In the corner of the dusty storage room the bike slumped against the wall, front wheel and fender beside it. As I knelt to attach them, I tried to remember where it was that I'd taken the bicycle last time I rode it. Whose car was it? Where did we go? I was drawing a blank. As if searching for clues, I rummaged in the handlebar bag, but it had been cleaned out with an unusual, for me, meticulousness. Empty. Then I stuck my hand in the one pocket where I hadn't yet looked and fished out four neatly folded bills: a ten, a five, and two ones. Was this discovery a surprise, or did I know the cash was there all along, looking for it without realising it? I was about to pocket the money, when a strange feeling of guilt crept over me… as if I was stealing from the bike. I placed it back in the bag and then, mentally rolling my eyes at myself, dragged the bike outside into the morning sunlight. In that dark room, I had allowed myself to feel haunted by its presence. But after all, it is only a bicycle. A machine.
In the dry leaf-scented, early Autumn heat I rode and rode through once-familiar roads, up and down once-familiar hills. There were times when the bike seemed to know the way better than I did. I would approach an intersection, uncertain of how to continue, when the bike would, ever so subtly, pull to the right, or the left, and this would always be the correct way. My own route memory lagged slightly behind, synchronising with the bike's only after we'd make the turn.
On the dirt road, I relaxed on a descent through loose sand. I rolled blithely along the narrow zig-zagging boardwalks that cross the swamps. I had all but forgotten how to do this kind of riding. But my view from the saddle - the view of the dirty handlebars, sun-faded bag, and bit of fat cream tire peaking out - brought it all back. Riding here, the bike clicked into place, and the boardwalk and sand clicked into place, as if they were meant to go together - pieces in a visuo-tactile jigsaw puzzle.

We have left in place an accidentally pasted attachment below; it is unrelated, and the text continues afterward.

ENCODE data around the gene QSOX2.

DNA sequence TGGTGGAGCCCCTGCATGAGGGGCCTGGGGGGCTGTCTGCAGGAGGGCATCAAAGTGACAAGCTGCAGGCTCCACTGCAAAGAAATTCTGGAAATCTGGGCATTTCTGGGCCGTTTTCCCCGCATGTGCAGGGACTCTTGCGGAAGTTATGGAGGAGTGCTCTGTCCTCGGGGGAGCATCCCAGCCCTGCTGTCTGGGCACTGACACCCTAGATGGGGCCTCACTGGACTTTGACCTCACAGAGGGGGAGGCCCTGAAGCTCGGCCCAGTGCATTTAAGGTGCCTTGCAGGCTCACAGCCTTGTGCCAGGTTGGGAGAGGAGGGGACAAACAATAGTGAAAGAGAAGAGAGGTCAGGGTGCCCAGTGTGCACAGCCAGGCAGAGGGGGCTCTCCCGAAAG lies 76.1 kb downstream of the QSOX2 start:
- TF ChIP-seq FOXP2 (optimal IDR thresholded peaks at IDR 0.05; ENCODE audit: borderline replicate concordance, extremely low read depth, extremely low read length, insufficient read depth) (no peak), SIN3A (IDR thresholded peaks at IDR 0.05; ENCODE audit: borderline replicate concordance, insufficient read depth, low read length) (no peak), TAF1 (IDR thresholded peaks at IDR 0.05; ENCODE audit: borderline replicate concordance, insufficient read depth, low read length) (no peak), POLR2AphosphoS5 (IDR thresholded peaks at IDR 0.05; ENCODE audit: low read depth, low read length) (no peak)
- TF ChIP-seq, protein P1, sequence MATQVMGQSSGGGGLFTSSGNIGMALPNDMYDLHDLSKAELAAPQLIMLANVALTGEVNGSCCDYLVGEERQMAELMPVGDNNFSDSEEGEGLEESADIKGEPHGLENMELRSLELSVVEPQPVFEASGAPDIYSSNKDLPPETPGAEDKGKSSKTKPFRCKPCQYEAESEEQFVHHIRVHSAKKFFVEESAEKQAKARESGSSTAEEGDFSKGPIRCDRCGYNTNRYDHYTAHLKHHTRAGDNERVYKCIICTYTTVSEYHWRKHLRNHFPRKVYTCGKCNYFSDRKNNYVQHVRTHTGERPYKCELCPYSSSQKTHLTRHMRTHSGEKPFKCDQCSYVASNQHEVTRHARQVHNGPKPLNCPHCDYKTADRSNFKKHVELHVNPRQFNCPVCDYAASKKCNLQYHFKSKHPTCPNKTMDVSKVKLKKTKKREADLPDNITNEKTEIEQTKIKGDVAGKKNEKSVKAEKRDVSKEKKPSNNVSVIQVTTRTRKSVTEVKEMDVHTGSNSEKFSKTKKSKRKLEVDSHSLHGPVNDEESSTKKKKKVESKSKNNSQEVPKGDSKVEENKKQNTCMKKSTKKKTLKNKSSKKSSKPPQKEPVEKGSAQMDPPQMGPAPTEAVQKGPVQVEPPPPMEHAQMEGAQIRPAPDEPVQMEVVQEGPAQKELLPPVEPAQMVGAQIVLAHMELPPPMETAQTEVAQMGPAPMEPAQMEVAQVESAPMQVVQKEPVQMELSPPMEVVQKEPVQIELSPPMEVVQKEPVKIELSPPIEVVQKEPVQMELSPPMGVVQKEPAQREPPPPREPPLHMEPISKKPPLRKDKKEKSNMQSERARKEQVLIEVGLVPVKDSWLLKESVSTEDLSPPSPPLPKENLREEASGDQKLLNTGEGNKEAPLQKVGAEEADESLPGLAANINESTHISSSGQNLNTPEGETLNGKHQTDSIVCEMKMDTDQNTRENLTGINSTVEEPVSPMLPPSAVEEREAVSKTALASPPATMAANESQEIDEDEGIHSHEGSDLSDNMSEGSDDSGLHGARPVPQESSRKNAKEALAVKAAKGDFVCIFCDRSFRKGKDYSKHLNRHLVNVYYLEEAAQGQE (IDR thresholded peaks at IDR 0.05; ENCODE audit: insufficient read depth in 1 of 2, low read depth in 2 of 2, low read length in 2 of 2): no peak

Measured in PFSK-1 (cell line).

When I stopped for food, I reached again for the money. It felt right this time, as if the bicycle was treating me to lunch on this ride. That was what that money was meant for, and only that. But now, crumpled underneath the folded bills, I felt something else jammed at the bottom of the pocket, and pulled it out. It was a half-discinegrated piece of paper with faded text. On closer inspection I saw it was a piece of an old route sheet. And, studying it closer still, I saw it was the route of the 300K brevet I'd abandoned. Strangely, this made me smile. And then, for reasons unknown, instead of throwing it in the waste bin I was standing next to, I crumpled it back up and pressed it into the bottom of the pocket where I'd found it.
Bicycles are only things. But what kind of things are they? They are inanimate objects that we, humans, animate and keep synchronised with our own rhythms and motions. Bicycles do not have experiences. But experiences are imprinted upon them through use. With every mile of rough road they roll through and with every drop of corrosive sweat that falls upon them, the machines come to reflect their environments and their owners. They store and activate memories.
I had bought this bike with intent to resell it once it had served its purpose. But when the time came, I ran into a mental and emotional barrier. I stalled and changed my mind half a dozen times. The bike felt too personal, and that made it unsellable. It was only after this ride that I finally felt it was time. It was time to gently, but swiftly, kill it - to give the frame I'd built for myself a chance to live, just as I had planned to in the first place, by moving over the components. And this bike? Stripped of its holistic bikeyness, it will lose its identity - and hopefully find another, replete with new machine memories.